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ECE graduate student wins NSF iREDEFINE award

The National Science Foundation (NSF) highlighted a graduate student at The Ohio State University for her role as an exemplary woman in the field of electrical and computer engineering (ECE).

Isabel Fernandez Puentes, an ECE student and Engineering Education graduate teaching associate, was chosen by NSF to participate in its Workshop on Improving the Diversity of Faculty in Electrical and Computer Engineering (iREDEFINE ECE) and receive a Professional Development Award.

iREDEFINE ECE is a two-year project NSF supports to help "motivate and prepare graduate women and underrepresented minority students to pursue faculty positions in American universities."

Puentes was invited to attend the iREDEFINE Workshop held at the annual Electrical and Computer Engineering Department Heads Association (ECEDHA) conference, a venue to reach the highest concentration of ECE department chairs in attendance. She presented her research and attended a reception with ECE chairs and industry affiliates for further networking opportunities.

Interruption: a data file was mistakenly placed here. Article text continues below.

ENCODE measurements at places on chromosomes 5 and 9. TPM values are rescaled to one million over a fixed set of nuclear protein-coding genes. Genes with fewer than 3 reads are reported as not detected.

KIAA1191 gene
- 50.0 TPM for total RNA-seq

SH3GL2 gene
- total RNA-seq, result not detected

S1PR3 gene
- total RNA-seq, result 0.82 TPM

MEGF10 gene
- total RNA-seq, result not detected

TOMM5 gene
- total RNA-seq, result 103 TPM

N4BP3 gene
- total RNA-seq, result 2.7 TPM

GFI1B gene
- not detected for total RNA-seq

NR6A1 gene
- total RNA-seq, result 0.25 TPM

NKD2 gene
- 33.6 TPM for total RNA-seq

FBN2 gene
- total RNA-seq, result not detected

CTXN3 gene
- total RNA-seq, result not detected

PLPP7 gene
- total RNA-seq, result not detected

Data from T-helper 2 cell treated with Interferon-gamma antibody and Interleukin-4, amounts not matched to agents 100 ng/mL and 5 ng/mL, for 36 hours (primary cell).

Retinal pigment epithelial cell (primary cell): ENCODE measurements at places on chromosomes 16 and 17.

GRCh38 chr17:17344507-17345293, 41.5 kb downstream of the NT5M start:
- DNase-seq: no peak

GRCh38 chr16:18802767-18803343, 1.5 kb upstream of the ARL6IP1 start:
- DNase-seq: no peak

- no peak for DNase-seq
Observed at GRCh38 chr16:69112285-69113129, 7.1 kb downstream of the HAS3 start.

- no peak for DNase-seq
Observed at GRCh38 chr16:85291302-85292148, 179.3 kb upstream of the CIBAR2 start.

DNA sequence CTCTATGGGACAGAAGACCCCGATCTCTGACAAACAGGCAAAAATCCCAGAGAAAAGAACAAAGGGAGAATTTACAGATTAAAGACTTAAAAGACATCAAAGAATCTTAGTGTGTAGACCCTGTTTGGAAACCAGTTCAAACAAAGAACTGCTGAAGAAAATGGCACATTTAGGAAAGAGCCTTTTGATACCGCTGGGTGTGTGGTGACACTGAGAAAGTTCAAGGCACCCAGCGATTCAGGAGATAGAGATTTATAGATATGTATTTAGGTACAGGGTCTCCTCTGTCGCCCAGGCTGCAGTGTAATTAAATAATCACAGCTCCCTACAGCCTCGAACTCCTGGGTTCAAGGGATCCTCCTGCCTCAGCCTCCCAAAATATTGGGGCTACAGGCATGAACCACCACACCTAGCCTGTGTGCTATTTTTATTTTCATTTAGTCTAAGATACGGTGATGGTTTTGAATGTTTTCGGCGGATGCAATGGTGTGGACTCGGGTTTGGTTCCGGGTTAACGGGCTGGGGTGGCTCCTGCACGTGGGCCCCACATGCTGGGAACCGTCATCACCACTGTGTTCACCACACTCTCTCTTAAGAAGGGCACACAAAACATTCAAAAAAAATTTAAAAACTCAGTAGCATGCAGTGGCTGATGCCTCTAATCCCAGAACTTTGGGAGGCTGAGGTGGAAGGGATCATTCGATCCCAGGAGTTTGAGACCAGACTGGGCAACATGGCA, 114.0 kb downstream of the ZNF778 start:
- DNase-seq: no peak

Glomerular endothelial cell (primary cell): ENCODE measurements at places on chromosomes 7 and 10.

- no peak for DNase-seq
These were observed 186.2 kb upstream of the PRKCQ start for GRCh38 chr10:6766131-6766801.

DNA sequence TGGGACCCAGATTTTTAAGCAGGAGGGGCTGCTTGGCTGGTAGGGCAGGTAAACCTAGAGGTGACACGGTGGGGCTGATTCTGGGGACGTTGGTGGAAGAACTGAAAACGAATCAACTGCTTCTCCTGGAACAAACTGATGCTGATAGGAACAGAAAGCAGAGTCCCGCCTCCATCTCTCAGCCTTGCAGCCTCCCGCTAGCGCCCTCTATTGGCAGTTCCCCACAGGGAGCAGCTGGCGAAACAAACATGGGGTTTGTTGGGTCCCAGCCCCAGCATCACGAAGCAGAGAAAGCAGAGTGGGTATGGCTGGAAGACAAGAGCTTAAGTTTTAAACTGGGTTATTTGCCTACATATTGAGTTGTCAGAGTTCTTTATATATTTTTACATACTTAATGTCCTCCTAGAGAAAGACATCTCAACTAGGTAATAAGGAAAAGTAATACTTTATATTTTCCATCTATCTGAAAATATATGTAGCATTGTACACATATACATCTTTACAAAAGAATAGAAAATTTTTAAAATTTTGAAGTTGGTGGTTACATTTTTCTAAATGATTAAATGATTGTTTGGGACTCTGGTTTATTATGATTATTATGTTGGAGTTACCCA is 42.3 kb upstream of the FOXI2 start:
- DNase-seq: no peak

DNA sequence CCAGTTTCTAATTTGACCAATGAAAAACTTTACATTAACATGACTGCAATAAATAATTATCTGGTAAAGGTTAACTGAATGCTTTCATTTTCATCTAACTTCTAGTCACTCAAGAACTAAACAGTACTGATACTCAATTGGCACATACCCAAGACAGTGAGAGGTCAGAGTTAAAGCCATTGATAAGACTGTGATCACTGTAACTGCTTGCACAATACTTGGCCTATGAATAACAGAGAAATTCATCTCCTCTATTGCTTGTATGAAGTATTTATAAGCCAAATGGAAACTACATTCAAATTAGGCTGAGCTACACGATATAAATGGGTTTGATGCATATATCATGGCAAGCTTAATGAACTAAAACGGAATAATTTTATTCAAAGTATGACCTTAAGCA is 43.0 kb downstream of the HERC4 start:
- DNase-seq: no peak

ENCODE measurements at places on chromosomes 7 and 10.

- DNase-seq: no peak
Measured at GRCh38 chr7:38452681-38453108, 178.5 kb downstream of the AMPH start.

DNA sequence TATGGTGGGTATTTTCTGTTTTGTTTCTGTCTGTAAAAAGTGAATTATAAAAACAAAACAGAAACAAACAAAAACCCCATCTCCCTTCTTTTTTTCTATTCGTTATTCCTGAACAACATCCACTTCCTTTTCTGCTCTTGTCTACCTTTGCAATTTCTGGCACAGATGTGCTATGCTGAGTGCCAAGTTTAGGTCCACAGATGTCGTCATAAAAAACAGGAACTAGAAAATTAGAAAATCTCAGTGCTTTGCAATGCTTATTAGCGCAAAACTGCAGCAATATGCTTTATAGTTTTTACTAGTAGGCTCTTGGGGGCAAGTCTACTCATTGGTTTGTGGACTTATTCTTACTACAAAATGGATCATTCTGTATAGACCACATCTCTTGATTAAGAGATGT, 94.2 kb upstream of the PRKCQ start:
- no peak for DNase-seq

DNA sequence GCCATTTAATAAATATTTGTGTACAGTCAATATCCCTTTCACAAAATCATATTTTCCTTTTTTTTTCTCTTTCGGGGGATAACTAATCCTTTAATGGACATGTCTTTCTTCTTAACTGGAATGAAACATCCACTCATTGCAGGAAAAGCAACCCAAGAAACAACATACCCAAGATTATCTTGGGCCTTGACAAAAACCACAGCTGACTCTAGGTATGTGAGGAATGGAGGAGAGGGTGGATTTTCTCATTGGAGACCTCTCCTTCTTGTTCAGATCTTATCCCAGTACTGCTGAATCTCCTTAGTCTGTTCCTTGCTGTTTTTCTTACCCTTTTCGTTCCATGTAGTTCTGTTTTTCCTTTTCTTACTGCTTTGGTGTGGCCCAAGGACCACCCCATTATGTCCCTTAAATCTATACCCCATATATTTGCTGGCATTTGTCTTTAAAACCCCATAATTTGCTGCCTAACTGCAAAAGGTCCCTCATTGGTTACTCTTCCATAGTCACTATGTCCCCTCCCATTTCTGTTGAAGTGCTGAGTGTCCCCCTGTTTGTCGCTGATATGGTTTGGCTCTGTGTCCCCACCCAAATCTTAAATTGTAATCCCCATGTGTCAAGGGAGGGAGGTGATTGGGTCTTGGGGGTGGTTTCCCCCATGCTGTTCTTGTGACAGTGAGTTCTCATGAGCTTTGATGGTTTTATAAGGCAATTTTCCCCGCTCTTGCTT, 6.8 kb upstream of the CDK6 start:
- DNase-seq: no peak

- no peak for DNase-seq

NSF continues to support diversity in ECE faculty to enhance technological discovery, enabling a deeper practitioner/educator pool to lead new perspectives on innovation and its service to society. The iREDEFINE awards serve as a potential model for improving diversity in STEM disciplines in general.